GOOD

The Peril of Black Mobility

Writer and activist Doreen St. Félix discusses the policing of black movement

American artist William Pope.L prostrated himself on New York City’s Broadway Avenue for nine years, intermitently. He called the performances “crawls.” Dressed in a Superman suit with a skateboard strapped to his back, the tall, thin, statistically average-looking black American man would crawl on the sidewalk as long as weather and upper body strength allowed, which never exceeded six blocks. Known as The Great White Way, 22 Miles, 9 Years, 1 Street (2001-2009), Pope.L’s drama featuring varyingly proscribed cosmopolitan movements—those of the disabled, of the homeless, of commuting black Americans—attracted dramatics from his unwitting public as well. A cameraman documented most of the odd sojourn and the reactions, which ranged in horror, boredom, disgust, delight, and confusion. One passing black pedestrian stopped, so incensed by Pope.L’s state that he nearly kicked the artist in the face.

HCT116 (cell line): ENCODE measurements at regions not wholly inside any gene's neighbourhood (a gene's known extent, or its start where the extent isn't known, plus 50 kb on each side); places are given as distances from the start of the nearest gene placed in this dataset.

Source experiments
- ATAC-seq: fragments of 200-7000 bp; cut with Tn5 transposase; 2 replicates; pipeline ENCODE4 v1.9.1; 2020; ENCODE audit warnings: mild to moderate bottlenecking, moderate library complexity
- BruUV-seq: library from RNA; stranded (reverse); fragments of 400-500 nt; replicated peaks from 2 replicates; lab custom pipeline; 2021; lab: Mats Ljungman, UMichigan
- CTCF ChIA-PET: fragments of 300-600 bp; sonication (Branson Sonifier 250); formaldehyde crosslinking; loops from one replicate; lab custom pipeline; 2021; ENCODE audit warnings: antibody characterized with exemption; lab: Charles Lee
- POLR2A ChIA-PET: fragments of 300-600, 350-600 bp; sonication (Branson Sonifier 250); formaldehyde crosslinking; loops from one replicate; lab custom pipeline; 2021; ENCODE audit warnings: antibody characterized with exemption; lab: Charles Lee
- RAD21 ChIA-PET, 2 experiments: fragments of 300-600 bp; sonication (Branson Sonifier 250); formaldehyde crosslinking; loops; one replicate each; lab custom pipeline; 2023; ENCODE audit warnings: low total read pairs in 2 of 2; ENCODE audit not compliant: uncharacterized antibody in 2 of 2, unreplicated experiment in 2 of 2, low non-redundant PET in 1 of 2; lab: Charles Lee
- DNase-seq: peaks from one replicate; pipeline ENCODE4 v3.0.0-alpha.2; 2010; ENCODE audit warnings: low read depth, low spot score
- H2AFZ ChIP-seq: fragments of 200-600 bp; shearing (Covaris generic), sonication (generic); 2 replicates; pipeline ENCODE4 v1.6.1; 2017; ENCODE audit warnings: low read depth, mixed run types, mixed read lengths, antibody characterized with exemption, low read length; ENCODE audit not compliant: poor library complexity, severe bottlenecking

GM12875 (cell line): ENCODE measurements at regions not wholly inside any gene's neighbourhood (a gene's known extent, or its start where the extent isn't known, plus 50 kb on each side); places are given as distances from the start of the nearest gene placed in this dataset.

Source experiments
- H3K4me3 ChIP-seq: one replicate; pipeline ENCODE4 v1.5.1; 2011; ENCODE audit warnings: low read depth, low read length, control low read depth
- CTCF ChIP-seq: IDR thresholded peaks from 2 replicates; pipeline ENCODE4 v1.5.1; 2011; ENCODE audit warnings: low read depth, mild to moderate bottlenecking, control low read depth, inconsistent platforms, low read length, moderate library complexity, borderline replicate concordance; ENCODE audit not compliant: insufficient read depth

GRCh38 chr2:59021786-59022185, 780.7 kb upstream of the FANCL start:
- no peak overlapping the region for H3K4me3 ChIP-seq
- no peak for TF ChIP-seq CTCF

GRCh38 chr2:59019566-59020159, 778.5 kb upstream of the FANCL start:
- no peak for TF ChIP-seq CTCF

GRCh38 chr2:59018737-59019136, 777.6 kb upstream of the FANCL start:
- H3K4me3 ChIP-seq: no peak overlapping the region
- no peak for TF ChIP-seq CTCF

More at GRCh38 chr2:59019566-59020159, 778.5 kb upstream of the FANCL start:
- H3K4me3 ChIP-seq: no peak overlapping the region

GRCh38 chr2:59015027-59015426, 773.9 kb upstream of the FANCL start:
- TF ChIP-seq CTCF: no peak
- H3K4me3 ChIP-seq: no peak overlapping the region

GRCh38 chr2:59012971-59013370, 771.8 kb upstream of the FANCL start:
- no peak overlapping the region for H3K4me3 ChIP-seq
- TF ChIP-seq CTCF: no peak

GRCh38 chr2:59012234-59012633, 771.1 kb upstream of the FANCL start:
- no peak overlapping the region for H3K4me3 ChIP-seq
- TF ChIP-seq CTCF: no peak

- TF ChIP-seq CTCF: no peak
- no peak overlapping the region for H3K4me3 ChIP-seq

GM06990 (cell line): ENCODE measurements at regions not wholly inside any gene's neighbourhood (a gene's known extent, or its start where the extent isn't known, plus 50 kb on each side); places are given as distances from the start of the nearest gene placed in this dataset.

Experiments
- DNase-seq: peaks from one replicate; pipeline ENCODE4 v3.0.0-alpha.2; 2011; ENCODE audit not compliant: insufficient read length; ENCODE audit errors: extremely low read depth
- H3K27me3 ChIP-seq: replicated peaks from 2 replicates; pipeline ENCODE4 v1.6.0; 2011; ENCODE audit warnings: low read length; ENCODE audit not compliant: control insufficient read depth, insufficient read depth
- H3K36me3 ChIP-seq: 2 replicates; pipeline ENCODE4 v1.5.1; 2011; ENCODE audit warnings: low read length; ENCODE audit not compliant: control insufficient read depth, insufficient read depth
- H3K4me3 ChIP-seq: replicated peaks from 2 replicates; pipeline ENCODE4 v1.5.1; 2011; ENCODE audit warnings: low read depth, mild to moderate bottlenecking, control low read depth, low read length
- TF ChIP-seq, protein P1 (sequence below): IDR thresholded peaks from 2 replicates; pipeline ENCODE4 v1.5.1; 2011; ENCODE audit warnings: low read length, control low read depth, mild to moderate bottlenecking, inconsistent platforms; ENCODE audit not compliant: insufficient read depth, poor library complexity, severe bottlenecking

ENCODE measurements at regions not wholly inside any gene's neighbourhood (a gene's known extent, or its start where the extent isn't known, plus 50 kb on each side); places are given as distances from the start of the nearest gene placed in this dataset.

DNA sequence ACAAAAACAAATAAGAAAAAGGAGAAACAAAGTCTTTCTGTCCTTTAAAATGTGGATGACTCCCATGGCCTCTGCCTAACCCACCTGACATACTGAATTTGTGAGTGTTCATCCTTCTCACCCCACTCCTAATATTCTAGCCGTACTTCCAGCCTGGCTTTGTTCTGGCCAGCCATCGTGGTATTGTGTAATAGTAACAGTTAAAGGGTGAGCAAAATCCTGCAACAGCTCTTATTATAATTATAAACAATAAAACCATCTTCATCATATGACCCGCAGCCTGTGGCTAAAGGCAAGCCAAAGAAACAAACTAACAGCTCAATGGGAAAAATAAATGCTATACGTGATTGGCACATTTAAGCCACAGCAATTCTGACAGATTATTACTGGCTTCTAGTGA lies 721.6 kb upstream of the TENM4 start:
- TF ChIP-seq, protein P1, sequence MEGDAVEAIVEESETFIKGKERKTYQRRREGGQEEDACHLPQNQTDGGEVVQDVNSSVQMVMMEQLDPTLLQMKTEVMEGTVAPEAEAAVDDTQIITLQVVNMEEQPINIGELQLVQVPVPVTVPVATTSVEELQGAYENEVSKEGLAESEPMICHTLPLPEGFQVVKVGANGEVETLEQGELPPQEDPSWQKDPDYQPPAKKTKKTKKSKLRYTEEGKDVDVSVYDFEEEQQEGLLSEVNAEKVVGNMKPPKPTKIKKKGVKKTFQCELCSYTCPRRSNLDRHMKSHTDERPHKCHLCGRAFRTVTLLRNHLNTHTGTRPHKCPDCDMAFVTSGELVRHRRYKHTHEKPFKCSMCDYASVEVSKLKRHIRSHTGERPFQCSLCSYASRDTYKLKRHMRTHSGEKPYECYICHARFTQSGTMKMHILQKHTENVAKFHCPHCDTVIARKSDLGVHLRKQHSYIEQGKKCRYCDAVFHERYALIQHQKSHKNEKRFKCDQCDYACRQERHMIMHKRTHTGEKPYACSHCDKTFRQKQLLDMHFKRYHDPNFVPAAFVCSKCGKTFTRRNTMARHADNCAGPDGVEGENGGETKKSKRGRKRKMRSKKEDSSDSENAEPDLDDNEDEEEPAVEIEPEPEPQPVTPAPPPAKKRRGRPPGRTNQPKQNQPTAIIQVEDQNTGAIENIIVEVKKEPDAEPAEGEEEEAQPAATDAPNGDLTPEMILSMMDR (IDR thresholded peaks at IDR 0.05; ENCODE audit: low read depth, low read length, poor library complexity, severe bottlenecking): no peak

I write. I argue. I’m equipped to analyze Pope.L generously, across disciplines and through time. There’s the artist as a darkly comic Sisyphus, some assessment of the artist’s inheritance of protest choreography, another one interpreting The Great White Way as grotesque flânerie. I choose the latter.